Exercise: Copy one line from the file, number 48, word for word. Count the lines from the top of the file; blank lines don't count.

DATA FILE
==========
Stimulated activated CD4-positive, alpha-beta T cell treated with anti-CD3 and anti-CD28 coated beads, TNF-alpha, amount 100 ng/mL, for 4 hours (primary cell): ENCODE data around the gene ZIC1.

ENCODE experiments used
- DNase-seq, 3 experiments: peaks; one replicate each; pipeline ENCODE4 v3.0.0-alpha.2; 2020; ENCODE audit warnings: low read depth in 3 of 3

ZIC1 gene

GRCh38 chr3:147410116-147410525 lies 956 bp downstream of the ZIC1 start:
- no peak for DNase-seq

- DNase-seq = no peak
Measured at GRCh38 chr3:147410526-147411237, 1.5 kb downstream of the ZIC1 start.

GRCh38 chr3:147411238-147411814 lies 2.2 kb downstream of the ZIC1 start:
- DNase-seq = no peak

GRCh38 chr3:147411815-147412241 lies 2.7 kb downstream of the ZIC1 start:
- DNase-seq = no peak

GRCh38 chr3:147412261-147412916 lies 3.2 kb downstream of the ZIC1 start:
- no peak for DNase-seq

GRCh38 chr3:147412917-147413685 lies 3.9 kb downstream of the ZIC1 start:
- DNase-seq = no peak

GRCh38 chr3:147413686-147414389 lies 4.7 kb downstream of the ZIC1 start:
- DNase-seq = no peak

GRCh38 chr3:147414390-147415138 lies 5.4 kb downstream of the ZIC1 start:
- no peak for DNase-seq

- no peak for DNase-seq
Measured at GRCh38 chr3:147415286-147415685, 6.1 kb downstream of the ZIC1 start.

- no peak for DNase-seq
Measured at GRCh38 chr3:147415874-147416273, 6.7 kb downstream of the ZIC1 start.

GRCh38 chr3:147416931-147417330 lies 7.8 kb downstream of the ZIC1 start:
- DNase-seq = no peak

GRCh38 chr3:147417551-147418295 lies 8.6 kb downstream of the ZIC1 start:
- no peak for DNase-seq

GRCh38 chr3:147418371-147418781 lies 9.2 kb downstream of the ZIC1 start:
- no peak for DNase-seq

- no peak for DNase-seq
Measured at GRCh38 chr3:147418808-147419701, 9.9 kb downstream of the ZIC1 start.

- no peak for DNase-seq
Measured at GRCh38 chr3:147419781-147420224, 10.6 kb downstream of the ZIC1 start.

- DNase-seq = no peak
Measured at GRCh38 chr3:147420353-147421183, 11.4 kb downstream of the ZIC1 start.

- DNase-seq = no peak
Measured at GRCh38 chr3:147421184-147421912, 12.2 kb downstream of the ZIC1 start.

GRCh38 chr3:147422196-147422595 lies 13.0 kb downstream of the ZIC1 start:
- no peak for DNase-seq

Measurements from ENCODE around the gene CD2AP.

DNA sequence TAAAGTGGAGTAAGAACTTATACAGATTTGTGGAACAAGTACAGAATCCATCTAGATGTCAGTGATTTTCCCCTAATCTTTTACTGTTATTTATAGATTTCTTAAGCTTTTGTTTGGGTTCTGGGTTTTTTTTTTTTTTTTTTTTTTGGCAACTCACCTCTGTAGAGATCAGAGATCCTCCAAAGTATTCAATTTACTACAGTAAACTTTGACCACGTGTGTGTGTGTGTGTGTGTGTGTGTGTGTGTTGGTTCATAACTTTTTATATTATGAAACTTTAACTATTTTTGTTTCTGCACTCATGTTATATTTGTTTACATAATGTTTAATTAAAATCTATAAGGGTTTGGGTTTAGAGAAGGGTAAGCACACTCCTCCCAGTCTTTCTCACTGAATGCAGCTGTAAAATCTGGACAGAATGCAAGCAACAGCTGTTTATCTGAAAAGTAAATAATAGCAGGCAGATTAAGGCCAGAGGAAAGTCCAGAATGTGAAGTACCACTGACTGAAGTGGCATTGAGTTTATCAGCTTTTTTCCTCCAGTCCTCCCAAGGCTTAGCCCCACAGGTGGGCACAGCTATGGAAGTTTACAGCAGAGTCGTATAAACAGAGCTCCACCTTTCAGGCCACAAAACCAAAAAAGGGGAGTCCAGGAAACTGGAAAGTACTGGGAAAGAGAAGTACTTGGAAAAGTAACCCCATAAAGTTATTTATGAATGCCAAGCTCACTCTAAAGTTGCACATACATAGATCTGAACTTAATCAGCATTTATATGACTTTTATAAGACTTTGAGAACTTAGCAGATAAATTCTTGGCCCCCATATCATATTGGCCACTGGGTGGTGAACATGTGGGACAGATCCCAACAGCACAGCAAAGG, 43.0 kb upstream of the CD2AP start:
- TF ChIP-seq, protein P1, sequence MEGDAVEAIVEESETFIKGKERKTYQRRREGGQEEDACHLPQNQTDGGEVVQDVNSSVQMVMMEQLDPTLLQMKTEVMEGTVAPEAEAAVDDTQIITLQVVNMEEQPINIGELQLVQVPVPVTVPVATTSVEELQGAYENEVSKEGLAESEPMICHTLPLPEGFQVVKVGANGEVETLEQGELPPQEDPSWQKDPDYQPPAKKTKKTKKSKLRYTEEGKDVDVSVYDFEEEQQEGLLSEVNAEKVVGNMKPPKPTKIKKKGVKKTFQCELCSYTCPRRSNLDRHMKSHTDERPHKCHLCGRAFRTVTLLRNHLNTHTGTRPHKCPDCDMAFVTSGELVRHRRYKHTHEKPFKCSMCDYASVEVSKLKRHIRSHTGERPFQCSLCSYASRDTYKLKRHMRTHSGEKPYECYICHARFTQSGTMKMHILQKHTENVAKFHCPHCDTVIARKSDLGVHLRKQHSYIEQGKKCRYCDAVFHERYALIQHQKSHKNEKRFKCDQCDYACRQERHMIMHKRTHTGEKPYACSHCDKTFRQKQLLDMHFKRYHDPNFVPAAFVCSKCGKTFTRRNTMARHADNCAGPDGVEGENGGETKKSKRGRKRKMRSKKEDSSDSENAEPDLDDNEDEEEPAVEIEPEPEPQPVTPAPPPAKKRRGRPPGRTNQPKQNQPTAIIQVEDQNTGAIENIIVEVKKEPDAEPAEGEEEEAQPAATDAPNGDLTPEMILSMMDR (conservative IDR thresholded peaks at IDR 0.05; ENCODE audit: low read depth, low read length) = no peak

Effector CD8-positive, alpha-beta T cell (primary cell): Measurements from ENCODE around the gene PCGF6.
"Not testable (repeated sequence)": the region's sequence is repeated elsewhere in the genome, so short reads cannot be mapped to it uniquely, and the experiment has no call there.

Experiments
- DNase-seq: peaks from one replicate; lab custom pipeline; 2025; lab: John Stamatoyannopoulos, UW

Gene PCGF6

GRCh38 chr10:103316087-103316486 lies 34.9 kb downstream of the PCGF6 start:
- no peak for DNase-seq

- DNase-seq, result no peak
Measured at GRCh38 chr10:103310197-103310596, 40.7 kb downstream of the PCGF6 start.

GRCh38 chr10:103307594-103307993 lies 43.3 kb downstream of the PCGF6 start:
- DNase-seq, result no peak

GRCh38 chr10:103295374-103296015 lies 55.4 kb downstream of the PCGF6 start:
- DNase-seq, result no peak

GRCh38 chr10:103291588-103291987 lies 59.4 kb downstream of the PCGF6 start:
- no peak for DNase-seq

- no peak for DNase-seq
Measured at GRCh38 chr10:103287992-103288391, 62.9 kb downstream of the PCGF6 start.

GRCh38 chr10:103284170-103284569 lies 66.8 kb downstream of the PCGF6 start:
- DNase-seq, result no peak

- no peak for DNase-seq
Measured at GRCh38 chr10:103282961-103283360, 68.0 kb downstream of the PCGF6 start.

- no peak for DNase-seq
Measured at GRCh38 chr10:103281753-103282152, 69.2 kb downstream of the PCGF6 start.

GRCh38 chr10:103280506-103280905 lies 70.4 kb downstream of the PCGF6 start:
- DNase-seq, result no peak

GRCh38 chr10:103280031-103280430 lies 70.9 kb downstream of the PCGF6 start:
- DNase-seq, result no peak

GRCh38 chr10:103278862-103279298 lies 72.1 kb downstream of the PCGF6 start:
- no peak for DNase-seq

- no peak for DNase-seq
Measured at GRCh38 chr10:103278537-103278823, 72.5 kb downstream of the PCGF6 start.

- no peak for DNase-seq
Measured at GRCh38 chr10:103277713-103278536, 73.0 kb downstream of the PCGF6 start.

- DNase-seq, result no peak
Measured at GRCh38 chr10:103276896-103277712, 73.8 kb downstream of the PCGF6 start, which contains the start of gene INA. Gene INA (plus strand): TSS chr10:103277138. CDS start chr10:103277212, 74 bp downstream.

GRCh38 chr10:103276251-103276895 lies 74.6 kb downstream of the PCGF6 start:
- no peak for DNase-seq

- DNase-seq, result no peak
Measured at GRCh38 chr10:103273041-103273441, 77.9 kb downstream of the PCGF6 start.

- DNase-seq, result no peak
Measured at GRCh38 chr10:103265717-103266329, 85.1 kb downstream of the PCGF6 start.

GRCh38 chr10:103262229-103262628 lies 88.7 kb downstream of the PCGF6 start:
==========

Gene PCGF6